Marcelo Brodsky

Im reading what I have written so far, and I came across this quote by Marcelo Brodsky from his book Buena Memoria, (2003). I really like this quote, it was one of the first quotes I had gathered before starting my research and I felt I should share it .

He stated : “Photography journeys through history, against time. Photography is an attempt in vain, to stop time, to postulate errors in its flow. In each picture, what is no more and will never be again is presented as though it still were, with the lasting bloom if flowers on wallpaper”.

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Artist Statment

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Charcoal drawing (Part of a Series)

Artists Statement

2013

My work examines the idea of discovering and preserving personal memories. In my recent work I have used a variety of materials and methods to reconstruct the idea of what was left of the memory. Such methods include photography, encaustic and drawings. In most of the work I want the viewer to relate their personal memories with mine.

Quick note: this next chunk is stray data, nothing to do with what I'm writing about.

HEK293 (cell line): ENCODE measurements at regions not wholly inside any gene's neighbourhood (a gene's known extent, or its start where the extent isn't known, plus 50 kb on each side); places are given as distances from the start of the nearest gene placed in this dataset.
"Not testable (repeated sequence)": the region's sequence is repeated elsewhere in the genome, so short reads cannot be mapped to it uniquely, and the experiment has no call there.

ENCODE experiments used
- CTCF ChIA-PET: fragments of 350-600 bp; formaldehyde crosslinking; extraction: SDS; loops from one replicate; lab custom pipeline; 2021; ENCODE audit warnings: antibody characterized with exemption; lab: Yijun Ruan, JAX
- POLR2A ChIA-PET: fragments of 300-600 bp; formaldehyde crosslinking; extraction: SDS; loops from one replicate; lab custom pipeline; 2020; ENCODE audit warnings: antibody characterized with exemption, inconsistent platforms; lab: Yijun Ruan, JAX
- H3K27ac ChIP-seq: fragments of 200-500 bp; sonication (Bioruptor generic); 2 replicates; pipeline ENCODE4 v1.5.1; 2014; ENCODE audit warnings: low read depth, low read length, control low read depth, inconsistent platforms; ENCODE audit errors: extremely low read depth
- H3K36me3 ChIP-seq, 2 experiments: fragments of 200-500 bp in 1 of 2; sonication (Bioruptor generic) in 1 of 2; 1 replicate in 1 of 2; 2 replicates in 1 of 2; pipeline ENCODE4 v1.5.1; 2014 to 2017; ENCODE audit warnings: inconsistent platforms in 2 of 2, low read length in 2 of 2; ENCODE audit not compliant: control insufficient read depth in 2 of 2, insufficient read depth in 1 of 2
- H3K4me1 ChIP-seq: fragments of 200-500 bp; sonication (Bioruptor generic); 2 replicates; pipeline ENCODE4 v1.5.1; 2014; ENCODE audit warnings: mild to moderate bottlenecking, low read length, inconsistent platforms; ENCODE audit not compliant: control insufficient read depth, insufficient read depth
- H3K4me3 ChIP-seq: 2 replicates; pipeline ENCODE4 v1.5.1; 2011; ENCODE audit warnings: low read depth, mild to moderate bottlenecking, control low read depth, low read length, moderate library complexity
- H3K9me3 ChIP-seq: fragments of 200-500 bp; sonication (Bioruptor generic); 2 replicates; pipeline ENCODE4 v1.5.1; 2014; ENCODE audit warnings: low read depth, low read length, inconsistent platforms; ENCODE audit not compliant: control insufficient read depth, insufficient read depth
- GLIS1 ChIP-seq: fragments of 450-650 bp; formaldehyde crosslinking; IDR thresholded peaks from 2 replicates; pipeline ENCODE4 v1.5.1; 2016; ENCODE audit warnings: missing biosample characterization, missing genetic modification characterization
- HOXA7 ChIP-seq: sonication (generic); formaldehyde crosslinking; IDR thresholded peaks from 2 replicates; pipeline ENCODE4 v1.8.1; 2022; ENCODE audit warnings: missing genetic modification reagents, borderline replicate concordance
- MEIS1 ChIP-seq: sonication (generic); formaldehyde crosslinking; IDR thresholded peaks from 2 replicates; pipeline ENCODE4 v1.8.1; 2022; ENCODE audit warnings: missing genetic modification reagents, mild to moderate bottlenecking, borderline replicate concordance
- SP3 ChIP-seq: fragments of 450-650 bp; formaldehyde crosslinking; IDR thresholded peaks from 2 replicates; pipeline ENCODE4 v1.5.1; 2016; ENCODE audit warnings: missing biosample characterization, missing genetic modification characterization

In this series I looked at one particular memory, where I wanted to reflect my childhood memories at my grandmother’s house, through a series of drawings of particular details of the house from taken photos from today. I chose to work with old paper because of its history, its natural texture and intimate small scale. Furthermore I used charcoal because of its soft yet bold qualities, which somehow managed to capture and reflect the haziness of the memory.

 

 

New technique

ewen brown 3

For our drawing module we had to do some research, and I came across this artist Ewen Brown and his drawings. I loved the way he used line, and created a hazy effect reminding me of a faded memory.

I tried to recreate something similar, using chalk and smudging it to recreate the idea of a fading memory, hazy effect.

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A Review by Maxine Attard